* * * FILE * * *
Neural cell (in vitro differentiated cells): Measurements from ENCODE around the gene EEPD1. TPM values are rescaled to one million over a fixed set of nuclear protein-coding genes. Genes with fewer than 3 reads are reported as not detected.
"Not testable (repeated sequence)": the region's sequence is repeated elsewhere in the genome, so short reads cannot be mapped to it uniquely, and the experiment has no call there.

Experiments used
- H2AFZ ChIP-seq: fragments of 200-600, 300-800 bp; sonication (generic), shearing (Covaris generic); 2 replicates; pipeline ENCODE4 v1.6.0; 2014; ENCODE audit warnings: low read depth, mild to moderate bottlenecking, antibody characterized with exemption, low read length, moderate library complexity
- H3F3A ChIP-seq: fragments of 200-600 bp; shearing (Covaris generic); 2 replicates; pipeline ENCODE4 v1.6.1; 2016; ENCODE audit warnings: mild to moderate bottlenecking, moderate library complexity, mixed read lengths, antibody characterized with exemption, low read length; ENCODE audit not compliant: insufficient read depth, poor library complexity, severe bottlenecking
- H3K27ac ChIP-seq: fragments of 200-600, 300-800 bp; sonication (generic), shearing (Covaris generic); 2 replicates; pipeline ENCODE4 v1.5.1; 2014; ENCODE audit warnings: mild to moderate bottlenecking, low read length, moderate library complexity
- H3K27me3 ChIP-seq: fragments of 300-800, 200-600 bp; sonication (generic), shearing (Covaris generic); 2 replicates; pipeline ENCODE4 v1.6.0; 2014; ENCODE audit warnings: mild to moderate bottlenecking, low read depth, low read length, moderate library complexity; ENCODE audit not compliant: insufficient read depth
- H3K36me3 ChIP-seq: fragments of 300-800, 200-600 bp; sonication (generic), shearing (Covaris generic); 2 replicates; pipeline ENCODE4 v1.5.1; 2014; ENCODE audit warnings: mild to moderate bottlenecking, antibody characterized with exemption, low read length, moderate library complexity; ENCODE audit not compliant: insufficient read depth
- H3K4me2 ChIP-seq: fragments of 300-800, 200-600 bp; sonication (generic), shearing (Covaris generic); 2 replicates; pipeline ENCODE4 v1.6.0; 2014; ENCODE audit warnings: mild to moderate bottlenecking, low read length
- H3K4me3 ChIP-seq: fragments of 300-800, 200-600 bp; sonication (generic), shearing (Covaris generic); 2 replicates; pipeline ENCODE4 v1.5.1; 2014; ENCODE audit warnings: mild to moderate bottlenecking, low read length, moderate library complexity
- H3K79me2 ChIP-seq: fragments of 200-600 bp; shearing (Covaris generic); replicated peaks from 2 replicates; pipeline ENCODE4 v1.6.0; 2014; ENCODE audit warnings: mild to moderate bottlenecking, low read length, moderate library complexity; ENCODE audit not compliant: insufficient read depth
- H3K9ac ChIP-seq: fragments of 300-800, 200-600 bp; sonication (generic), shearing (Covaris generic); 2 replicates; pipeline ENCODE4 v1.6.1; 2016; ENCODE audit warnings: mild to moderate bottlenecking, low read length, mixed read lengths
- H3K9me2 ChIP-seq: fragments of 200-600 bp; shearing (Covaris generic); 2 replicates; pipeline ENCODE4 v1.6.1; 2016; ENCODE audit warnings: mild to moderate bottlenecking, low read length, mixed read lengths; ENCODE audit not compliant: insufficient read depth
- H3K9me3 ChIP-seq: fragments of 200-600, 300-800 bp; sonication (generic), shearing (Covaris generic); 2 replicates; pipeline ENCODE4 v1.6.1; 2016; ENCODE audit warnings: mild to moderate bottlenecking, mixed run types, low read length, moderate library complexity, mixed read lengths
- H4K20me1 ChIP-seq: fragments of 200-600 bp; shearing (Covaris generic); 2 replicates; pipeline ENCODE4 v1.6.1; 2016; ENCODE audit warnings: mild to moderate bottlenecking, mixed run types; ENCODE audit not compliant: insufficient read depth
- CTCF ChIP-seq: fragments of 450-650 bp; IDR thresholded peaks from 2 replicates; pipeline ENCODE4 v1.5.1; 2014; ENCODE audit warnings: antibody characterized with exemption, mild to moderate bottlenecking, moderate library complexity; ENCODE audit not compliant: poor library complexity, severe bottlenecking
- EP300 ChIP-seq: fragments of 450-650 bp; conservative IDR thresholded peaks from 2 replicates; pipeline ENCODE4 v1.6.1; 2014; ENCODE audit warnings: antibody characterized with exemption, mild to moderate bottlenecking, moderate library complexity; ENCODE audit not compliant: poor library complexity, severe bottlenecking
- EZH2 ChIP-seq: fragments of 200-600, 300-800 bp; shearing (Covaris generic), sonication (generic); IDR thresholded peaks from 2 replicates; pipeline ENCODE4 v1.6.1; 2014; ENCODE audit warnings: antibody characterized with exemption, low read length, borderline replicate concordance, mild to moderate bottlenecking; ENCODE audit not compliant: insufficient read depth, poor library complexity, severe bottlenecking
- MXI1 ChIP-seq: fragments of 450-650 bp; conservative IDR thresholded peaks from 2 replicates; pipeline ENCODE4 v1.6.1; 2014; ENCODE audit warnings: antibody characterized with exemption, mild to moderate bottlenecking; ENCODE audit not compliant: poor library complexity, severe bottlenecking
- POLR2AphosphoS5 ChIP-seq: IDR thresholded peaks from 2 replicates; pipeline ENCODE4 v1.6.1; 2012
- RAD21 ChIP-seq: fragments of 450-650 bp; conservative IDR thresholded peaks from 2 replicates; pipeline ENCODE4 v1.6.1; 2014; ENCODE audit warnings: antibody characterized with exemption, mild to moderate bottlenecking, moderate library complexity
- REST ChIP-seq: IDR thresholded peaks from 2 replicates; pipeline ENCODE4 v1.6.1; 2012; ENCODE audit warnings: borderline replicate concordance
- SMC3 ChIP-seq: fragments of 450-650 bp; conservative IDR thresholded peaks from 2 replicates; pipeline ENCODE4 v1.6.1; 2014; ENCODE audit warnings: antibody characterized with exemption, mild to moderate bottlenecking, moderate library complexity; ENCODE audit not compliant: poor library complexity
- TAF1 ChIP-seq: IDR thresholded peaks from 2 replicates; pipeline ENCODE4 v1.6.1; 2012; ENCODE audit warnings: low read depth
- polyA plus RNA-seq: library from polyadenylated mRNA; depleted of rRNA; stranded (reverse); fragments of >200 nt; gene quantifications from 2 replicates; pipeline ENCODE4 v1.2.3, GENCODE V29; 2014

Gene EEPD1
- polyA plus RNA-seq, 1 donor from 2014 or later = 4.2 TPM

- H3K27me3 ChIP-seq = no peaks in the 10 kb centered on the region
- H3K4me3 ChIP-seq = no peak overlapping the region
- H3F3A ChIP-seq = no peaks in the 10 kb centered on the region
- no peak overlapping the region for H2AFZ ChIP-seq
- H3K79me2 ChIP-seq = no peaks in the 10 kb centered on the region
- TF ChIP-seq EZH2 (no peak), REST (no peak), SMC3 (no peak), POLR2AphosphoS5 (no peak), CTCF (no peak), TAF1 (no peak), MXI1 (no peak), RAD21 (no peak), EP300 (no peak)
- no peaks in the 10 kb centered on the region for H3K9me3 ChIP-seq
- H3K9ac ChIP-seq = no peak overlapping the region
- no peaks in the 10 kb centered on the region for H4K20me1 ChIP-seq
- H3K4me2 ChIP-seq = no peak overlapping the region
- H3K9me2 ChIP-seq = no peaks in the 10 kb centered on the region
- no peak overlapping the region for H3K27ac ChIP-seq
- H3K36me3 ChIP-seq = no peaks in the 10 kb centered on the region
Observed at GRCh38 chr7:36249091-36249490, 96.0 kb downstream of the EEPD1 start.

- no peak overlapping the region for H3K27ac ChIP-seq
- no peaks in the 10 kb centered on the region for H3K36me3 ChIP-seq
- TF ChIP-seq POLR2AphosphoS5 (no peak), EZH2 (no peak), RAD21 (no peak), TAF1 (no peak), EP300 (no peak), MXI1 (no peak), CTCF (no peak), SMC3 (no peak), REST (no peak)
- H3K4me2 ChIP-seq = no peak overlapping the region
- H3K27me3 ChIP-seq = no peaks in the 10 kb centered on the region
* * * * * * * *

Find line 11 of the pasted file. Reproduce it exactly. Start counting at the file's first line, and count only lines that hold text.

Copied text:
- H3K79me2 ChIP-seq: fragments of 200-600 bp; shearing (Covaris generic); replicated peaks from 2 replicates; pipeline ENCODE4 v1.6.0; 2014; ENCODE audit warnings: mild to moderate bottlenecking, low read length, moderate library complexity; ENCODE audit not compliant: insufficient read depth